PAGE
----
Indian film-maker talks about his narrative debut, which premiered in Busan’s New Currents competition, and the state of filmmaking in northeast India.


Although the cinema of northeast India is not well-known internationally, a growing number of films from states such as Manipur, Assam and Arunachal Pradesh are starting to break through at film festivals in India and beyond.

Most recently, Haobam Paban Kumar’s Lady Of The Lake received its world premiere in the New Currents competition at Busan International Film Festival (BIFF) and has also been selected for the India Gold competition in Mumbai. Also produced by Paban Kumar, through his Imphal-based Oli Pictures, the Manipuri-language film is hitting the festival circuit after being selected for the Work-in-Progress Lab at India’s Film Bazaar in 2015.

Set on Manipur’s Loktak Lake, the film follows the real-life plight of the local fishermen, who are being driven from their homes on the floating biomass that covers the lake by local authorities who claim they are causing pollution. One of the fishermen, who is suffering almost catatonic depression at the prospect of losing his home, comes across a gun, which he believes could be the answer to all his problems. However, nightly visits from a mysterious woman help him reconsider his plans.

All the actors in the film are real-life fishermen, who Paban Kumar first worked with on award-winning documentary Floating Life (Phum Shang). “I’ve always wanted to work with non-professional actors, but thought I should get to know them better by shooting a documentary before the feature,” he explains. “This also made them more comfortable with the camera.”

Lady Of The Lake

Lady Of The Lake

While the documentary focuses on the fishermen and their clashes with police, the narrative feature brings in supernatural elements and the story of the gun. “When I started thinking about making fiction films, there were guns everywhere in Manipur,” Paban Kumar remembers. “It’s changed a bit now that the government is putting more emphasis on development, but everyone still forgets that guns instill further anxiety and mistrust among us. I realised that we need to look back on our cultural values. If we can revive those values, perhaps we can propagate a society based on tolerance and trust.”

Paban Kumar’s previous films have also examined aspects of life in Manipur, a state that has been rocked by clashes between insurgents and the government since Indian Independence in 1947. A graduate of Kolkata’s Satyajit Ray Film and Television Institute (SRFTI), he made his first documentary, AFSPA, 1958, about the controversial Armed Forces Special Powers Act, in 2006.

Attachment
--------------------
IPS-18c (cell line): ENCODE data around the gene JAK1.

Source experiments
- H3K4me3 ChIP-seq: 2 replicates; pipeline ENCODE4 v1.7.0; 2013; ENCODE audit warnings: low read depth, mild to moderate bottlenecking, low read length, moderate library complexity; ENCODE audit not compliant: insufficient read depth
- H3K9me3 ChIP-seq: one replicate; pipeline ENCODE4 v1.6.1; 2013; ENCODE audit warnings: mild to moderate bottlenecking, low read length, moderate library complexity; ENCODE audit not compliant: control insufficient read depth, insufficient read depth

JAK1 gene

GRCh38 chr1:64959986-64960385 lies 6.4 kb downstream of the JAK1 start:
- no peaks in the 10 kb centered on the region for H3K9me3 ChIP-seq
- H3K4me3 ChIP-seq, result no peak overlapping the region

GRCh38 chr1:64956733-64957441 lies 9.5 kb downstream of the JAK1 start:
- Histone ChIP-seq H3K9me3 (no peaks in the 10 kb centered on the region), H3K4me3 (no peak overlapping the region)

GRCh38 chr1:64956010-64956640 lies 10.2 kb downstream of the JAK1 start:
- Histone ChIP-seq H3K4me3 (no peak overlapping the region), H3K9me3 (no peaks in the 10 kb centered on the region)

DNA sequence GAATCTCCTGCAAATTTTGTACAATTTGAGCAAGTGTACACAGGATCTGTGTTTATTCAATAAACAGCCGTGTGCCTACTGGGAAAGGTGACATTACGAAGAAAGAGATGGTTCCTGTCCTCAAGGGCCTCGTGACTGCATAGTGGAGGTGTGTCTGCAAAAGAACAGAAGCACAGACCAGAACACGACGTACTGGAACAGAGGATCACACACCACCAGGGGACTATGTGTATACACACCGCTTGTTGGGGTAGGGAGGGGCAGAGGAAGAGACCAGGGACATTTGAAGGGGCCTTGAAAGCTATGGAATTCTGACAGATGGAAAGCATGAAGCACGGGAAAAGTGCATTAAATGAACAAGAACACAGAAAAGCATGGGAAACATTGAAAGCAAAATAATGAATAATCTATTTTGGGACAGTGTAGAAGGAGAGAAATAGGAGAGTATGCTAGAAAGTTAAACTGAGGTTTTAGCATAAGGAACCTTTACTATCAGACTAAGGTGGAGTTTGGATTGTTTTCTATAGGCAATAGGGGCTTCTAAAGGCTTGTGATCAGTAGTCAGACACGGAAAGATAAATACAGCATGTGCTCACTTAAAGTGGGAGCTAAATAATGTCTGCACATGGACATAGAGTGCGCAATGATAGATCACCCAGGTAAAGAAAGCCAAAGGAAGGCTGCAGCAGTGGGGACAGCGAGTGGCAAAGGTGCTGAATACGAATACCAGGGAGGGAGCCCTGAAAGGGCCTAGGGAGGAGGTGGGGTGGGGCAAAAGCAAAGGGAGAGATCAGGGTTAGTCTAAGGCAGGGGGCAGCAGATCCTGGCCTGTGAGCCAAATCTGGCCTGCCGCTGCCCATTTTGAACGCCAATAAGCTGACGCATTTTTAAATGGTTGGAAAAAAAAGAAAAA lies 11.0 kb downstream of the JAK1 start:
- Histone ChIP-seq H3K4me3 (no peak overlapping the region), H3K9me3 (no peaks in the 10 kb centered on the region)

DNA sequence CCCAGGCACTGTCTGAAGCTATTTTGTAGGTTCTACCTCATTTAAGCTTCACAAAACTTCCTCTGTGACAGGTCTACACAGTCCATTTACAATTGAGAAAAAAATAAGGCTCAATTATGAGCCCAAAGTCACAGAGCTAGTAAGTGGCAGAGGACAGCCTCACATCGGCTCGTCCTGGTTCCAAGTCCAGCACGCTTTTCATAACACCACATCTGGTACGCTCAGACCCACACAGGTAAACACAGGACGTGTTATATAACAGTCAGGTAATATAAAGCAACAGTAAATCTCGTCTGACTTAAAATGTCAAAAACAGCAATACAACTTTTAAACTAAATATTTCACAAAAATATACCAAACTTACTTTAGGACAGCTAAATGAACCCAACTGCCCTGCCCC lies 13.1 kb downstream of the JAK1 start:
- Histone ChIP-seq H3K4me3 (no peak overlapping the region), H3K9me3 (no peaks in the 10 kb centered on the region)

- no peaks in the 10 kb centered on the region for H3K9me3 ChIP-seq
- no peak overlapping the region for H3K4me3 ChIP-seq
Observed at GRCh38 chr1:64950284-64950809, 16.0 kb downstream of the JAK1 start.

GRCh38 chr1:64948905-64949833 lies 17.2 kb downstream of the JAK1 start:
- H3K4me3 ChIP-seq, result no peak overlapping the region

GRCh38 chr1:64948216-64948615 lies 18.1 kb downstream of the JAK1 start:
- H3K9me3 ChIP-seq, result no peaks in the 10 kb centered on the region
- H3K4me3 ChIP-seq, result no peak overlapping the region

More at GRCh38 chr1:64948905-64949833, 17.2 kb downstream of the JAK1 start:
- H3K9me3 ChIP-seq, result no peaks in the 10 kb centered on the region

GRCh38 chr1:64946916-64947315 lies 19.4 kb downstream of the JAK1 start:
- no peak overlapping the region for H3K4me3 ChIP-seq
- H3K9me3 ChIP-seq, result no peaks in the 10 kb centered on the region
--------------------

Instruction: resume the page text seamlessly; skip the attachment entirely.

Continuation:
His credits also include Mr. India (2009), about an HIV positive body builder, and Ruptured Spring (2012), about child soldiers. Three of this films – AFSPA, 1958, Mr. India and Floating Life – have won National Film Awards in India, while Floating Life also scooped best documentary at the Kolkata International Film Festival in 2015.

He says that all of his films, including Lady Of The Lake, have been made with the help of friends and former film school classmates, who have offered their time, skills and resources. Floating Life also secured funding from the Films Division of India’s Ministry of Information and Broadcasting, despite its sensitive subject matter. “I see myself as a storyteller, rather than an activist, which probably helps when it comes to funding,” he says. “There are many stories to tell about Manipur and we’ve always wanted to bring them to the outside world.”

Thanks to the emergence of digital technology, Manipur has seen a big increase in film production in recent years, although many films simply attempt to fill the gap left by Bollywood, which has been banned in the state since 2000. Paban Kumar laments the lack of cinemas in Imphal – “we only have one now, compared to a dozen in 2000” – but is encouraged by the recent opening of the Manipur State Film and Television Institute, headed by his former film school mentor Nilotpal Majumdar: “He’ll make a huge difference – he was instrumental in raising the standards of documentary filmmaking in India.”

For his second narrative feature, Paban Kumar aims to explore one of the biggest issues affecting Manipur – the concept of ethnic identity in a state that is home to around 30 different tribes and languages. “This is something new for Indian cinema – we don’t usually discuss ethnic divides because, largely in this country, we have issues that are religion-based,” Paban Kumar says. The project, which has the working title Joseph’s Son, has been selected for the Co-production Market of this year’s Film Bazaar.